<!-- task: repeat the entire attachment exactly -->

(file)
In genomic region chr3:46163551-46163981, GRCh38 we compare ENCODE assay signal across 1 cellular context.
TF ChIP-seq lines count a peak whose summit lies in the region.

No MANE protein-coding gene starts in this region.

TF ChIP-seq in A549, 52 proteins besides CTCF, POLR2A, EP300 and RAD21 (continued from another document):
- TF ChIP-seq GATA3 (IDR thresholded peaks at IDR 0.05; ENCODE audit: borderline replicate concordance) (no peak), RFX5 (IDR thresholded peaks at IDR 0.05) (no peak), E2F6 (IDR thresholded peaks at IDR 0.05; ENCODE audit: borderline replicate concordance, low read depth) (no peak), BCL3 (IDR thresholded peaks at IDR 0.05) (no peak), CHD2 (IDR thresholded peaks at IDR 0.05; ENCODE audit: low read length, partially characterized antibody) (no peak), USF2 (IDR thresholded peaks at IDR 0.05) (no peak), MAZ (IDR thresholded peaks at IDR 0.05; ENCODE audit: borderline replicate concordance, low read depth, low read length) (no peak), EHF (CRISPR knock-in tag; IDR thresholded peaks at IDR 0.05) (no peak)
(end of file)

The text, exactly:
In genomic region chr3:46163551-46163981, GRCh38 we compare ENCODE assay signal across 1 cellular context.
TF ChIP-seq lines count a peak whose summit lies in the region.

No MANE protein-coding gene starts in this region.

TF ChIP-seq in A549, 52 proteins besides CTCF, POLR2A, EP300 and RAD21 (continued from another document):
- TF ChIP-seq GATA3 (IDR thresholded peaks at IDR 0.05; ENCODE audit: borderline replicate concordance) (no peak), RFX5 (IDR thresholded peaks at IDR 0.05) (no peak), E2F6 (IDR thresholded peaks at IDR 0.05; ENCODE audit: borderline replicate concordance, low read depth) (no peak), BCL3 (IDR thresholded peaks at IDR 0.05) (no peak), CHD2 (IDR thresholded peaks at IDR 0.05; ENCODE audit: low read length, partially characterized antibody) (no peak), USF2 (IDR thresholded peaks at IDR 0.05) (no peak), MAZ (IDR thresholded peaks at IDR 0.05; ENCODE audit: borderline replicate concordance, low read depth, low read length) (no peak), EHF (CRISPR knock-in tag; IDR thresholded peaks at IDR 0.05) (no peak)